Data from eight institutions were available and were grouped according to outcomes measures recommended in the international standard sets.

Cataract surgery

Outcomes for cataract surgery are listed in Table 1, following the recommended classification of intraoperative and postoperative measures. Preoperative demographics, baseline visual status, ocular comorbidities and prior ophthalmic interventions are not listed. The eight hospitals reported a total of 22 different metrics for cataract surgery outcomes. None of the hospitals reported patient reported visual functioning. Three hospitals reported rates for uncomplicated cataract surgeries only. Six (75%) hospitals reported postoperative visual acuity, of which five (62.5%) reported postoperative outcomes of best-corrected visual acuity ≥ 20/40. There was marked variation in how and at what point postoperatively visual outcomes following cataract surgery were reported. Five (62.5%) reported the difference in refraction from the preoperative biometry based target. Seven (87.5%) measured post-operative infections and four (50%) measured 30 day unplanned reoperation rates. Seven institutions (87.5%) assessed visual acuity, and the most common outcome benchmark reported was best-corrected visual acuity of 20/40 or better. The most common refractive outcome measured was spherical equivalent within 1 diopter (D) of target refraction. With regard to postoperative complications, none of the hospitals reported on persistent corneal edema while only less then half of the hospitals reported other complications.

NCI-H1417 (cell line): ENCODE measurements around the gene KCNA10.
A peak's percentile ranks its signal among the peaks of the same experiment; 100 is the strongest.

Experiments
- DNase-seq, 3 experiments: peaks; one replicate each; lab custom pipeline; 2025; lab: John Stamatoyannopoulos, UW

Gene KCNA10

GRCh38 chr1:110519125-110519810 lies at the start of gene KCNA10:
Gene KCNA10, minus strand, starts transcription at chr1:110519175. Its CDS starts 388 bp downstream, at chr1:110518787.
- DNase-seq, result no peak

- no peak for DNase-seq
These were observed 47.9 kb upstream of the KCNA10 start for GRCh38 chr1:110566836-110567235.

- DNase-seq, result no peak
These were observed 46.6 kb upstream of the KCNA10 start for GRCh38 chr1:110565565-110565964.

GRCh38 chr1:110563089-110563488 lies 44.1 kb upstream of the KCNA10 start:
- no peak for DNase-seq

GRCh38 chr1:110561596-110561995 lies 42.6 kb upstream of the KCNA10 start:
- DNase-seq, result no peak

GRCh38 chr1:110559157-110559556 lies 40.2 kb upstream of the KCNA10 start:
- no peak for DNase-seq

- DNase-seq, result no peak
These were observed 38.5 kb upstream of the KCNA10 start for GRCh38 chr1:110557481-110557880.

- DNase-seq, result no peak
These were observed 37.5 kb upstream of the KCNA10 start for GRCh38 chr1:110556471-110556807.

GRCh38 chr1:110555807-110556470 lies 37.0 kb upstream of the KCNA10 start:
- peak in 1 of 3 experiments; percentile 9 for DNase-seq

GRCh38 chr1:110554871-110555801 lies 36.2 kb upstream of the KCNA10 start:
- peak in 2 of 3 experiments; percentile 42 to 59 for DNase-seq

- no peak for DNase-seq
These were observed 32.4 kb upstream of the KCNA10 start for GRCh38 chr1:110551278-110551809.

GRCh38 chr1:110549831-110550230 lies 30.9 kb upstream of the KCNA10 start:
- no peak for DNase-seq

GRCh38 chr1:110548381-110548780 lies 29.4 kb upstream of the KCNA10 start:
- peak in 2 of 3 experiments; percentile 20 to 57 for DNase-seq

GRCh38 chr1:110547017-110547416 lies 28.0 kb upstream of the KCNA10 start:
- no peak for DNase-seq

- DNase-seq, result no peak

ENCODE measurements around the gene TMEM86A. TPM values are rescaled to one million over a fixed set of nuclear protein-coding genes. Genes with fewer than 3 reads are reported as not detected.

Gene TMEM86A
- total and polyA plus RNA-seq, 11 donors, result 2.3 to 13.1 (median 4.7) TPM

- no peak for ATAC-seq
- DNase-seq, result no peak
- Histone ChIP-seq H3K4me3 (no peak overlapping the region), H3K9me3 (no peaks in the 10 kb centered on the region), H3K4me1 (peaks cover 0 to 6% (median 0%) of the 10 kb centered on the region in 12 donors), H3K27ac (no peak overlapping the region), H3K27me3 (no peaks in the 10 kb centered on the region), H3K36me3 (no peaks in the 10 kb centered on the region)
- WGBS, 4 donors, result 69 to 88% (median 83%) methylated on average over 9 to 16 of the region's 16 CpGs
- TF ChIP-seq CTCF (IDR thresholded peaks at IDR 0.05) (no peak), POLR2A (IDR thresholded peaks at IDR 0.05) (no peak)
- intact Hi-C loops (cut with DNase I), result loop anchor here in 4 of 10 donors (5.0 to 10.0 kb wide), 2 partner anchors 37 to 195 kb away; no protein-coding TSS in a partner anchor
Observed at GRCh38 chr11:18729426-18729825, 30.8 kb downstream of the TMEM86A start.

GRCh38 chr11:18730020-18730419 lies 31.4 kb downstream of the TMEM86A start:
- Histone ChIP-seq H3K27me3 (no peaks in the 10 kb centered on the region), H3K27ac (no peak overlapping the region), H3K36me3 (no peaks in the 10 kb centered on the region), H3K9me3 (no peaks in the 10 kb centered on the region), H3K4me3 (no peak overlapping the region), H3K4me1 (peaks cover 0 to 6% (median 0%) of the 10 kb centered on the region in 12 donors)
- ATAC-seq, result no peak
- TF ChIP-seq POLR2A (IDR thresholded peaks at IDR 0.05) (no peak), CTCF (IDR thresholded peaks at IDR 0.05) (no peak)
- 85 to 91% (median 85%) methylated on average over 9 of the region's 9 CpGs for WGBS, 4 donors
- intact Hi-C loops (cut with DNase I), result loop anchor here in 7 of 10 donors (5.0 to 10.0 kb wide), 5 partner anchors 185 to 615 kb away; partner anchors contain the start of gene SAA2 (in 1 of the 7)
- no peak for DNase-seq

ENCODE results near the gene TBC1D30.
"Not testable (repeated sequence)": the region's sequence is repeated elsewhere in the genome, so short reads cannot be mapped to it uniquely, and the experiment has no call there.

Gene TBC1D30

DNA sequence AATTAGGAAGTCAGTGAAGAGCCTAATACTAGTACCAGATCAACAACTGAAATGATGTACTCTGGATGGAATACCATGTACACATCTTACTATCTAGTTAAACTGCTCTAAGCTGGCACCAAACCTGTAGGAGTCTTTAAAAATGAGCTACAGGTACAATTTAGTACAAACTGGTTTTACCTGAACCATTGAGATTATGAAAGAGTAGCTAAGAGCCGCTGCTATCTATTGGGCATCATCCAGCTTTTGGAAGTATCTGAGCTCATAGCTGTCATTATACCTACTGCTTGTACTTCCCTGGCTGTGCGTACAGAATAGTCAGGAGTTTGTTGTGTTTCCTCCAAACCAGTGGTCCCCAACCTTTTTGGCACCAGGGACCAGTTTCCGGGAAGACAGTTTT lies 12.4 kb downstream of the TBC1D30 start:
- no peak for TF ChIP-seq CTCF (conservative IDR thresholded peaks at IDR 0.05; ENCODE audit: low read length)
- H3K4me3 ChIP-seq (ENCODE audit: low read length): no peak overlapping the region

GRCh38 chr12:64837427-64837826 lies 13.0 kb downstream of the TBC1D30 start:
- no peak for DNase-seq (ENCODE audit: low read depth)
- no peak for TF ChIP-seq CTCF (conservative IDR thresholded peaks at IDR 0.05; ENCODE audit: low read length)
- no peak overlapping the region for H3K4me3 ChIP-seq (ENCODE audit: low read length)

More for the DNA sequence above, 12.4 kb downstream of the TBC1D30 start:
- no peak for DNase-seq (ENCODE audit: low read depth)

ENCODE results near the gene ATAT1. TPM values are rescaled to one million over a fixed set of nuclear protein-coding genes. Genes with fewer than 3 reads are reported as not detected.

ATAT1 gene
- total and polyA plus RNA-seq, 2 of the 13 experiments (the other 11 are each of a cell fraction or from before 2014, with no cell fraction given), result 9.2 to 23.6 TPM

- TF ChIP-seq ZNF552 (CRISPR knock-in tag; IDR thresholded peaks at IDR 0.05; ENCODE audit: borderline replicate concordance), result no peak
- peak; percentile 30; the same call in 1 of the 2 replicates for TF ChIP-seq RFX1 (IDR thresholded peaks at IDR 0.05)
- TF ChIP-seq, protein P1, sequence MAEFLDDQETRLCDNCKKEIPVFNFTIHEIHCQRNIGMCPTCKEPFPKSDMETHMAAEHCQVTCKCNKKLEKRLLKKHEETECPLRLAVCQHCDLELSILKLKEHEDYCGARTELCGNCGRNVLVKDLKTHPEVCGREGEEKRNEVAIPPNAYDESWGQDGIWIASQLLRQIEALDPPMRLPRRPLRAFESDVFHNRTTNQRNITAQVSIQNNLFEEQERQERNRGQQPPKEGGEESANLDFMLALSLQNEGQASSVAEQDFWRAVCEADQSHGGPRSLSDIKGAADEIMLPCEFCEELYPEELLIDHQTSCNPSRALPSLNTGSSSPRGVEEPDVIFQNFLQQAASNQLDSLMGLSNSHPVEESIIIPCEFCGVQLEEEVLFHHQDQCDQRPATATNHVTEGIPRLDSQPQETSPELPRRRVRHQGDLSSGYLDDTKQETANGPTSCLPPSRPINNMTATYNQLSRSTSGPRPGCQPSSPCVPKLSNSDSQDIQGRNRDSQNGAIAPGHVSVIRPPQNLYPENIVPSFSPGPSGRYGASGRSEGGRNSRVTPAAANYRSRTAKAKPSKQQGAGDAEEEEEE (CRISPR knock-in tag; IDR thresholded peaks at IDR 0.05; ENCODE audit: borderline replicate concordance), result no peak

Table 1

Comparison of ICHOM outcome measures for cataract surgery and reported measures in study hospitals

 

Item

Proposed ICHOM Measure

Reported Measure in Study Hospitals

Number of Hospitals Reporting

Reported Value

Intraoperative

Complications

Capsule problems

Posterior capsule rupture

6/8

0.64–2.11%

Dropped nucleus or lens fragment into vitreous

Retained lens matter

1/8

0.21%

Other

Intraoperative complications

1/8

1.87%

Zonular dialysis

1/8

0.11%

Choroidal hemorrhage

1/8

0.11%

Postoperative

Visual acuity

Post-operative visual acuity

BCVA 20/40 or better at 4–6 weeks, all cases

2/8

91%

BCVA 20/40 or better at 4–6 weeks, excluding co pathology

3/8

87–100%

1–14 letters improvement ETDRS VA score

1/8

≈ 52%

≥ 15 letters improvement ETDRS VA score

1/8

≈ 42%

Refractive error

Post-operative refractive error

Final spherical equivalent within 1 D of target